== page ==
Interview: Eric Bana on a roll

11 June, 2009 by IF

After a few lean years, actor ERIC BANA has an astounding five films out this year including big Hollywood blockbuster Star Trek, his return to comedy with Funny People, and his own directorial debut Love the Beast. He tells Simon de Bruyn what keeps him invigorated.

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At the Star Trek world premiere JJ Abrams said he always wanted to work with you. How does a role like this come up? Did you always want to do a villain, or was it just a matter of him approaching you?

It was a combination. I’m a big fan of JJ and I always wanted a chance to work with him; I just think he’s got incredible taste and amazing skill and eye as a director. He originally wasn’t going to direct the film, he was going to produce and read the script and just fell in love with it, and realised it would just be a monster if he wasn’t directing it himself, he had such a strong reaction to it.

And I was similar, my agent told me about it, and I was like, “Mate, I really don’t think that’s going to be for me” and he said, “Trust me, just read it”. And I read it and immediately fell in love with it – 30 pages in I knew I was going to see the film regardless. I knew that whoever would play Kirk and Spock would have two of the greatest introductory roles of all time, and then Nero appeared and I saw that it was going to be a hell of a lot of fun.

It wasn’t so much that I wanted to play a villain, I just thought it was a great supporting character in a great film and had that sense of fun on the page that was there when I saw the film for the first time.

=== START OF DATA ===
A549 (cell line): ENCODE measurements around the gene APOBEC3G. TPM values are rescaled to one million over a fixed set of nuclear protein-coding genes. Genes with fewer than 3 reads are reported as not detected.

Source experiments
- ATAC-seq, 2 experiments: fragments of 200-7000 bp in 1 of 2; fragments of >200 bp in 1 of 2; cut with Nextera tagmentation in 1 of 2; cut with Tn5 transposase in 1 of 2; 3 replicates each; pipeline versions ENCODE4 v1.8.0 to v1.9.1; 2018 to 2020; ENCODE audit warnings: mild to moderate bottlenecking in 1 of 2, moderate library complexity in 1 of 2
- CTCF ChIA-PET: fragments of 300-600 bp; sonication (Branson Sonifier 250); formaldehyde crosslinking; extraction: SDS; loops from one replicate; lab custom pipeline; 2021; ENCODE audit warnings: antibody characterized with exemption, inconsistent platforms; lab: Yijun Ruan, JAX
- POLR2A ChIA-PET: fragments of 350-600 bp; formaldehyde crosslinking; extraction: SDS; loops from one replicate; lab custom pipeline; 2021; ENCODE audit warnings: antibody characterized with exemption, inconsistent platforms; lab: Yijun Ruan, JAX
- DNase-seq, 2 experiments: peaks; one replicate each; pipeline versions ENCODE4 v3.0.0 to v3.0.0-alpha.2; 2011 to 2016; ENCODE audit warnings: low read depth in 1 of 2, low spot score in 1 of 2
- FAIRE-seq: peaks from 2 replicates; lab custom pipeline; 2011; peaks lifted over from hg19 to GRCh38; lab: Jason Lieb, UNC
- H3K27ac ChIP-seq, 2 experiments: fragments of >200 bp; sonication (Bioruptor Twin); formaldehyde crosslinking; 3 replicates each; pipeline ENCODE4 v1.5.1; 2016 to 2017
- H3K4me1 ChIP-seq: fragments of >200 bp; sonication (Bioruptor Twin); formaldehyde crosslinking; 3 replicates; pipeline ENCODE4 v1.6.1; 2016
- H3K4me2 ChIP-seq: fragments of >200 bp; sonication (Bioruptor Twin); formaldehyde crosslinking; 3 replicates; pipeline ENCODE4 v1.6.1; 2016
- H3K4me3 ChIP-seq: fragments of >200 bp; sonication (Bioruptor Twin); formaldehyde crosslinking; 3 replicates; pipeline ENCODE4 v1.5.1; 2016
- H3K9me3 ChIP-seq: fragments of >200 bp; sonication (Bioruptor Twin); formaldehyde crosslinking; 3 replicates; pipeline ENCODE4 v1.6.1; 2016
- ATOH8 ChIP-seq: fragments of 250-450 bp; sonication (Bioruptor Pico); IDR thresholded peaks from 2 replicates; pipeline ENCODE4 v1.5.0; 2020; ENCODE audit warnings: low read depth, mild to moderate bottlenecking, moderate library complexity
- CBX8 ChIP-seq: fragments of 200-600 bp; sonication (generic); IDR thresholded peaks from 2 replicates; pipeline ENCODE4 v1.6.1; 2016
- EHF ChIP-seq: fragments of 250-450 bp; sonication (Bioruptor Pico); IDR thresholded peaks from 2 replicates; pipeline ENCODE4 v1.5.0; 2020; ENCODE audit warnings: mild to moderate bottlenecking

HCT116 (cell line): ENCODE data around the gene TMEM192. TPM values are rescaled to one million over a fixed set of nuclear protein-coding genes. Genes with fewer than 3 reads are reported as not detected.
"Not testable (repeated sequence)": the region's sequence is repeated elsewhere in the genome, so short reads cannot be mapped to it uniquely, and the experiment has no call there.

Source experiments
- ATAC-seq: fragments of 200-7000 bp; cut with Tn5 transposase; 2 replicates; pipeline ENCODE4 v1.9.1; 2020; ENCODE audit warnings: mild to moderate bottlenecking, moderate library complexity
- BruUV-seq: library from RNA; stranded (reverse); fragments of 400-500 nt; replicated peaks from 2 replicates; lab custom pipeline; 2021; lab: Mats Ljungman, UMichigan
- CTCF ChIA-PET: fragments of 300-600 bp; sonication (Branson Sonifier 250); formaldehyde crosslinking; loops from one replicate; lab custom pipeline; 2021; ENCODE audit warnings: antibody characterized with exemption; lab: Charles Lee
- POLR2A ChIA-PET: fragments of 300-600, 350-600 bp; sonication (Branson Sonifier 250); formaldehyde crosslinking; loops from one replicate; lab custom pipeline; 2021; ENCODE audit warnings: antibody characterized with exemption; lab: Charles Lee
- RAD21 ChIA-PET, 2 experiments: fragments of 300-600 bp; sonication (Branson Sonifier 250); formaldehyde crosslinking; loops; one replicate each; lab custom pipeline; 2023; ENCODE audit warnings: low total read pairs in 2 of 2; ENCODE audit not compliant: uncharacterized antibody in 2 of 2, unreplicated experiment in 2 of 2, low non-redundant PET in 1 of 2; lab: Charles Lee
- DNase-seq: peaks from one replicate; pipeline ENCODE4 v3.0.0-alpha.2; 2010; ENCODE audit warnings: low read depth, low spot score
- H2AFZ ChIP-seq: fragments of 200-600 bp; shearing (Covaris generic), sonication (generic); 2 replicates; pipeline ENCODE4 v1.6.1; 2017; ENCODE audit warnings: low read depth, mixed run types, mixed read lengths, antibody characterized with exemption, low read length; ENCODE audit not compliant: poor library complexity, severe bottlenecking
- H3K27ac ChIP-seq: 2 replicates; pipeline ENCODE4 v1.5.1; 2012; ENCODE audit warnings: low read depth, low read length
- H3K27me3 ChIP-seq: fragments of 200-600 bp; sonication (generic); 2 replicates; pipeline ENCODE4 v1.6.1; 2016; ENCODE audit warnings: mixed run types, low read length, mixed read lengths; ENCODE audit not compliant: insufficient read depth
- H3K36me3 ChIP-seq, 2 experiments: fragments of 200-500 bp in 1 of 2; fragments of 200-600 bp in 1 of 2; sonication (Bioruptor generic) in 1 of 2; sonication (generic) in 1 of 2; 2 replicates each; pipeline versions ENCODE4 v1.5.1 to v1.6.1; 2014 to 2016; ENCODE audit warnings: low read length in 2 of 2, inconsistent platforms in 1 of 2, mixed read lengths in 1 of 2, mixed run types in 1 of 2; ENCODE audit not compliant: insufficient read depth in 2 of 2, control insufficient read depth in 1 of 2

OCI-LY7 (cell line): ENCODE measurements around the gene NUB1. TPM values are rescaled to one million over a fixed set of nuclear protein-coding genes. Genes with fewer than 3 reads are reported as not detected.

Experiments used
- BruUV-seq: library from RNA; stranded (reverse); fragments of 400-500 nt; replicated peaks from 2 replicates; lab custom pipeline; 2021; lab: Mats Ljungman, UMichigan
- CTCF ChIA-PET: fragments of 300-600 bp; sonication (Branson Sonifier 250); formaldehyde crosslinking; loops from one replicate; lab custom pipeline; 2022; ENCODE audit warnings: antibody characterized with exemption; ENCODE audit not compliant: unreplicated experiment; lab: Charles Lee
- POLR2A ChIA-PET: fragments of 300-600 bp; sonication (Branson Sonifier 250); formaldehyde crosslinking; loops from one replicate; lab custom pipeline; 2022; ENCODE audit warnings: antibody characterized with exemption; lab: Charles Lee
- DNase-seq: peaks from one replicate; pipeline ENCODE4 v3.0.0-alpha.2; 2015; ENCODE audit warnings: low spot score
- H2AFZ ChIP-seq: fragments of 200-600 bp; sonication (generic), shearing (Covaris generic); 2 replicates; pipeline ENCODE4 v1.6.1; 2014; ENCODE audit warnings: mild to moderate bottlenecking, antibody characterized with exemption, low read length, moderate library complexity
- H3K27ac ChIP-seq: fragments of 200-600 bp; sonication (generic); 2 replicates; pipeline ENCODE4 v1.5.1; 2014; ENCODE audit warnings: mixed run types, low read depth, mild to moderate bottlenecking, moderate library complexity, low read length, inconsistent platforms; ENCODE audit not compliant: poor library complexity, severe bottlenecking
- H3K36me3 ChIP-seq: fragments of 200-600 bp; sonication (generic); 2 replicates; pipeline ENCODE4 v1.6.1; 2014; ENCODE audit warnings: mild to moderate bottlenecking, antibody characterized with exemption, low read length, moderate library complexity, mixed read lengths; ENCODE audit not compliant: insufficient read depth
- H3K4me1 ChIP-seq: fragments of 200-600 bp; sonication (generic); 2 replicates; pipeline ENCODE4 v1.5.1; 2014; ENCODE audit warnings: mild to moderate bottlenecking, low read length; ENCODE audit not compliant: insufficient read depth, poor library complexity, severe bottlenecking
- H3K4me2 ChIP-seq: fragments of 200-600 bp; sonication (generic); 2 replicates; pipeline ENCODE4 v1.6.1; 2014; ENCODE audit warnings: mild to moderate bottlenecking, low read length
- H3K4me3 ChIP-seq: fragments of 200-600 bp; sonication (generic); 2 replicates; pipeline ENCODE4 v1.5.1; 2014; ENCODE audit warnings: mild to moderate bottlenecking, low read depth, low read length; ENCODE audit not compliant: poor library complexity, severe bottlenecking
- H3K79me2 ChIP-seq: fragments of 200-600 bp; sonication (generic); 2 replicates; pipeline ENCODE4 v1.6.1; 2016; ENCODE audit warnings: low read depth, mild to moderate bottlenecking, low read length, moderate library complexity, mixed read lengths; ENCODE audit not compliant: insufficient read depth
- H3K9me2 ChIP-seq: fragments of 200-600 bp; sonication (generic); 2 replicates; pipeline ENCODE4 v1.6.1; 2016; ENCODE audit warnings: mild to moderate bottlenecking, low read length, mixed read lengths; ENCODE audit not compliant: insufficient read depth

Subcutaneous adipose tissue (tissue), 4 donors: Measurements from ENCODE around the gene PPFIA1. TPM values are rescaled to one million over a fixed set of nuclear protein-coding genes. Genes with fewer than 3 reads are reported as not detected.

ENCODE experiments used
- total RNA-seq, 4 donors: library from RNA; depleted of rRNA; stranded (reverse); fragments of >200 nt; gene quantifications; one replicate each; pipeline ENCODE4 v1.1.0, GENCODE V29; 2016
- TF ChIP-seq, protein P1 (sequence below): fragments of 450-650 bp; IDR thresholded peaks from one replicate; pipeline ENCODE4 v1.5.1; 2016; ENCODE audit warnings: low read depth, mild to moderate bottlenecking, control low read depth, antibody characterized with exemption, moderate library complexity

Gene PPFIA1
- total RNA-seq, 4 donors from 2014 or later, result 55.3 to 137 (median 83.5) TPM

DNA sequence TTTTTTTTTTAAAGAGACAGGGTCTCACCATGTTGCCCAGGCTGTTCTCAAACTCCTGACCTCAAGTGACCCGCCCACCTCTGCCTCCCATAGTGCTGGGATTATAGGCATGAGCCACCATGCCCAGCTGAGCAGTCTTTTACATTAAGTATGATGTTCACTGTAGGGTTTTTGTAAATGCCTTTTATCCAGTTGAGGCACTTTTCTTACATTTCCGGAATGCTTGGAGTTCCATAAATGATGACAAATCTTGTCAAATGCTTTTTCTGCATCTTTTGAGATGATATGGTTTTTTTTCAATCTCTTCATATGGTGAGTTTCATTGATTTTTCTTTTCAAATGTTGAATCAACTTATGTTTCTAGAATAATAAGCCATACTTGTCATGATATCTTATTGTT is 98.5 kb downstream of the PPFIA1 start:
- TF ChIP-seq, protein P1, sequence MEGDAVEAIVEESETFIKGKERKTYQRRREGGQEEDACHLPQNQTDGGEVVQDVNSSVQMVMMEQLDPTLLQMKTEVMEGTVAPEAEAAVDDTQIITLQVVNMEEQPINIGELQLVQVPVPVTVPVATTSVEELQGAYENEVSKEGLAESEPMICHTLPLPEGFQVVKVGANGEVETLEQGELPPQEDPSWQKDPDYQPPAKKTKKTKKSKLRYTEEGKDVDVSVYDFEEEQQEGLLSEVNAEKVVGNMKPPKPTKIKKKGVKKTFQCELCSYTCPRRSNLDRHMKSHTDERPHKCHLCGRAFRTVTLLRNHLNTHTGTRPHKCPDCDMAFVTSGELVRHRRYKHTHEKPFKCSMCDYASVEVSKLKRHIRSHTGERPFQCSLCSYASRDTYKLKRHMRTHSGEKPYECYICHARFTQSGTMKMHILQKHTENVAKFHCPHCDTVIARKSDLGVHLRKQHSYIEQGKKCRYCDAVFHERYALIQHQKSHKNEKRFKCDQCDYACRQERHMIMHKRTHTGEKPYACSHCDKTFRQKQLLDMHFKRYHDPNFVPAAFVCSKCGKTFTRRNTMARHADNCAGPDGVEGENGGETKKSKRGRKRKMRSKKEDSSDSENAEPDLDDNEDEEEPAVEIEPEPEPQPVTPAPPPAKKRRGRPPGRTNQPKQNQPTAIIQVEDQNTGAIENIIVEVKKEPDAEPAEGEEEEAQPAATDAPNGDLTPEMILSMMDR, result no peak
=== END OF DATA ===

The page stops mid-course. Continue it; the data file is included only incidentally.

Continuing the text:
Are you a fan of the Star Trek series at all?

When I was a kid the TV show was pretty popular but I didn’t really get into the movies. I’d say I read it as someone who is not a huge sci-fi person, but just likes a good film. If it was not called Star Trek I would probably have still done it, on its own as a piece of work I really liked it.

How do you prepare for a role like this, not just with the geek pressure of doing a Star Trek film, but for a character like this who is so hell bent on revenge – is there any real preparation?

I barrack for St Kilda so we haven’t won a flag since 1966, so I can relate to Nero in some ways…

There’s a fine line between research and preparation and this wasn’t a role that required a lot of research, it was just a role you prepared for. I had a lot of conversations with JJ in the pre production period, and obviously using the script as a guide, and you try to come up with something that feels true and feels right and is somewhat interesting to you and hopefully the audience.

It was a rare case of playing a character where you really have to invent most of it. We haven’t seen him before, its not like you’re playing an historical figure, there’s a freedom which comes with that which I love.

Now you’ve got this major film like Star Trek and at the same time you’ve got this highly personal doco Love the Beast, second highest grossing Australian doco ever.

I love that statistic.

You made yourself very vulnerable in that film. You can chew up the scenery in these Hollywood films like Star Trek, but in this film you had friends and family on screen, and peeled back the veneer of celebrity a bit. Was it cathartic for you and are you still comfortable that you put so much of yourself in public view?

I didn’t actually find it that personal. I mean the guiding principle behind every scene in the documentary was how it connects to the car. So the extent that you share your life as it relates to your relationship with the car and the same for everybody else, I was very comfortable.